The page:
By James M. Dorsey
Iraqi football pitches have emerged as an alternative battleground in the struggle for control of Iraq between the Islamic State, the jihadist group that controls chunks of northern Iraq, and embattled Prime Minister Nuri Al-Maliki.
Iraqi officials said the broadcasting last Sunday in Baghdad’s Al-Shaab International Stadium of the World Cup final between Germany and Argentina was intended as a show of defiance against the Islamic State, formerly known as the Islamic State in Syria and the Levant (ISIL), which has banned football in territory it controls and reportedly ordered the closure of sports facilities and forbidden the wearing of shirts with images imprinted on them, including football jerseys.
In addition, Iraqi Football Association (IFA) officials announced that they would be organising football matches across areas of Iraq under government control in protest against the Islamic State’s targeting of players and fans. They said they would focus on areas that have been attacked by the Islamic State including:
- Diyala province where 5 people were killed and 17 wounded by a bomb planted under the seats of a stadium in Ballour as boys aged 10 to 17 were playing;
- Al Nahrawan where 9 people were killed and 21 wounded in a bomb explosion during a football match;
- Al Madaen where a bomb in a stadium killed one and wounded six others, including an Iraqi member of parliament;
- Al Zafaaraniya where a bomb killed 4 people, including 3 players, and wounded 11 others;
- Al Qalaa where a bomb in a stadium killed 1 and wounded 11;
- Kirkuk where two players were killed and four others wounded;
- Al Qaim where police foiled a stadium bombing by discovering a vehicle rigged with explosives.
The Islamic State further signalled its dim view of football in a purported letter to world football governance body FIFA demanding that the group deprive Qatar of the right to host the 2022 World Cup.
The Islamic State has positioned itself with the spate of attacks and its letter to FIFA squarely in the camp of those jihadists and Salafists, puritan Muslims who want to emulate life at the time of the Prophet Mohammed and his immediate successors, who oppose football as an infidel creation intended to distract the faithful from their religious obligations.
Attacks by Boko Haram in Nigeria and Al Shabab in Somalia and Kenya spiked during the World Cup with both groups targeting venues where fans gathered to watch matches on huge television screens.
The anti-football jihadists are strengthened in their resolve by fatwas or religious opinions issued by one segment of the Salafist clergy opposed to any form of entertainment which they view as a threat to performance of religious duties. The views of those clergymen are opposed by other Salafist imams who argue that the Quran encourages sports as long as it is in line with Islamic precepts.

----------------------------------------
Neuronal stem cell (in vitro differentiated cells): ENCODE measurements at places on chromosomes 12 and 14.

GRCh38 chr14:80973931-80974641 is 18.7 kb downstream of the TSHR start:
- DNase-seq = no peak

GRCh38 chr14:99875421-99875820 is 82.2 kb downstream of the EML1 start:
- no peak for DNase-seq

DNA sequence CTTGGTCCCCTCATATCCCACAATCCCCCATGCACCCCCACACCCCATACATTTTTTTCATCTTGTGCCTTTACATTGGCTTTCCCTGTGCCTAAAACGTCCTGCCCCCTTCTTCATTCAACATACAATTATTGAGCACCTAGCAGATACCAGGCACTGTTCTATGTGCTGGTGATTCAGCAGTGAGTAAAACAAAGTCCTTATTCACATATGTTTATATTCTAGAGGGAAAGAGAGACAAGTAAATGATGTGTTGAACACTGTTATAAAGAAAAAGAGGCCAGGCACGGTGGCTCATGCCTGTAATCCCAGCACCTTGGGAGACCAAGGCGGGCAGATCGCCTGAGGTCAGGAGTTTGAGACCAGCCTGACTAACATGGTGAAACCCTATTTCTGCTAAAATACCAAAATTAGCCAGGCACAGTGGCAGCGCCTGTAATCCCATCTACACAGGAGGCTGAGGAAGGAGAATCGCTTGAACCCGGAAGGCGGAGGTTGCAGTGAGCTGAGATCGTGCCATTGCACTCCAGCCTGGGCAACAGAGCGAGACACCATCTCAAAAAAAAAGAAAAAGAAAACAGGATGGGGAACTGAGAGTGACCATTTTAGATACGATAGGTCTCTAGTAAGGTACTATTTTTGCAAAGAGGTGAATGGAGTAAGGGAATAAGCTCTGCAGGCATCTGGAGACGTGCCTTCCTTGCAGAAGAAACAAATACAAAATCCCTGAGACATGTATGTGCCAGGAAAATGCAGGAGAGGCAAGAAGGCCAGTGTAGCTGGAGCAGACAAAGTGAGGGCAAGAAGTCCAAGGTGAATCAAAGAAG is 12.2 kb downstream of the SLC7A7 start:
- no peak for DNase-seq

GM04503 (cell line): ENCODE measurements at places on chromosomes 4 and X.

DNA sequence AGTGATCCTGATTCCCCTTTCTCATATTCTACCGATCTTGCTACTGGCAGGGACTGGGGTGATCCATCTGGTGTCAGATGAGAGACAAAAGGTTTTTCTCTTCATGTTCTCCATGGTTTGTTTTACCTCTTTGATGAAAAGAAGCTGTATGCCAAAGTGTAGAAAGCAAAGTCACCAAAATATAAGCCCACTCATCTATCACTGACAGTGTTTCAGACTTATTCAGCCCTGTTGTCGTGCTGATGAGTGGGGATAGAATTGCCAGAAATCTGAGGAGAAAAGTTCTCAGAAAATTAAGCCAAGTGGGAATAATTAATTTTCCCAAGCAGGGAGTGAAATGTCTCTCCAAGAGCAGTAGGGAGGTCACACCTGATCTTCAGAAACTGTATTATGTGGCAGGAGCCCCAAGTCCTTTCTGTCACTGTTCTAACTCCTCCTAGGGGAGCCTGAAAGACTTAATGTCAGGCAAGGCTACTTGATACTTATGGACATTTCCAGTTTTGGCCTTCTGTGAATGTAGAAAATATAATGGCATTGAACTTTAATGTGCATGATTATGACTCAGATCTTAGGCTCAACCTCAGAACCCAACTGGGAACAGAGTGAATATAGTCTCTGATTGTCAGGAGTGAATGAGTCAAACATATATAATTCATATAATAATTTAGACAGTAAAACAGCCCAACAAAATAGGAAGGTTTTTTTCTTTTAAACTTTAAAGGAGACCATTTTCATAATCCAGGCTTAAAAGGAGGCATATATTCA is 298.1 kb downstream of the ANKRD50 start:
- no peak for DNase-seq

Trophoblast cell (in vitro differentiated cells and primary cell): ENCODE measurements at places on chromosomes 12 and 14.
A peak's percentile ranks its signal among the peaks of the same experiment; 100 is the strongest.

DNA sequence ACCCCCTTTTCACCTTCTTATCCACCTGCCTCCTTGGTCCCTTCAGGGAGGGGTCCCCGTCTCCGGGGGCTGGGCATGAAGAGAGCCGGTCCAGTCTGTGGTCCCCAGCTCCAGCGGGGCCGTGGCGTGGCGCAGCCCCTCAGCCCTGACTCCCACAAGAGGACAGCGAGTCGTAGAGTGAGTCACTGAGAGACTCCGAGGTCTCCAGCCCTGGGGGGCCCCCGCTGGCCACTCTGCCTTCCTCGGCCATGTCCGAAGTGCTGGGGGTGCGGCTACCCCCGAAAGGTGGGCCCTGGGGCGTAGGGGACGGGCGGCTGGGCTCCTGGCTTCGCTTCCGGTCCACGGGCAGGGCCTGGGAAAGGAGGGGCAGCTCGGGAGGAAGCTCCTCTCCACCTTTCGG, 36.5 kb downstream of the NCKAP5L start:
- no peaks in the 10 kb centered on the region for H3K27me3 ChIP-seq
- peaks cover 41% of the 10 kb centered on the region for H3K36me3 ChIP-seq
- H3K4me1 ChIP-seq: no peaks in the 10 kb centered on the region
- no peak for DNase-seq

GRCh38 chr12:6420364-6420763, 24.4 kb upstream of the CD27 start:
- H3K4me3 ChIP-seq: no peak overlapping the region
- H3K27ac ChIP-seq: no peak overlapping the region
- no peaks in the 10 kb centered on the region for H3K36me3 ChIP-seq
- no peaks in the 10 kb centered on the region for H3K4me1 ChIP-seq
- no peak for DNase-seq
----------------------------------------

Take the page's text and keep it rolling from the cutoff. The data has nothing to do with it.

They are also opposed by those militant Islamists who recognise the recruitment and bonding advantages of football and unlike groups like the Islamic State, Boko Haram and Al Shabab attribute some importance to garnering public support rather than seeking to impose puritan Islamic rule by sheer force.
“In Nigeria, football is a religion. It is one of the few things that brings the country together across ethnic and religious lines… Football is often an escape from the ugliness of everyday life, and that is even more true in a region under a cloud of insecurity for the last few years… [Terrorism] forces a change in lifestyles. Public gatherings in North Eastern Nigeria, even to celebrate a festival of football…are likely to attract a high price. You cannot watch a game without looking around nervously from time to time,” said Nigerian journalist Joachim MacEbong.
Mr MacEbong could have said the same of Iraq or East African nations where football fans are targets.
The Islamic State, despite its anti-football campaign has not shied away from using football in recruitment and propaganda videos.
And there are signs that opinion about football is divided even within its own ranks as well as within the larger community of those who empathise with the views of the likes of the Islamic State, Boko Haram and Al Shabab.
The mosque in Mosul, the major Iraqi city occupied by the Islamic State, where self-declared caliph Ibrahim Bin Awad Alqarshi aka Abu Bakr Al-Baghdadi, who as a student was known as a talented football player, made a rare public appearance earlier this month was packed with men, many of whom were sporting football jerseys.
Similarly, an online review by Vocativ of jihadist and militant Islamist Facebook pages showed that many continue to be football fans. They rooted for Algeria during the World Cup but switched their allegiance to Brazil, Italy, England and France once the Algerians had been knocked out of the tournament despite their condemnation of the Europeans as enemies of Islam.
“Jihadis are in some ways like any other fans – they support the local favourites,” wrote Versha Sharama, who conducted the review.
James M. Dorsey is a senior fellow at the S. Rajaratnam School of International Studies as Nanyang Technological University in Singapore, co-director of the Institute of Fan Culture of the University of Würzburg and the author of the blog, The Turbulent World of Middle East Soccer, and a forthcoming book with the same title.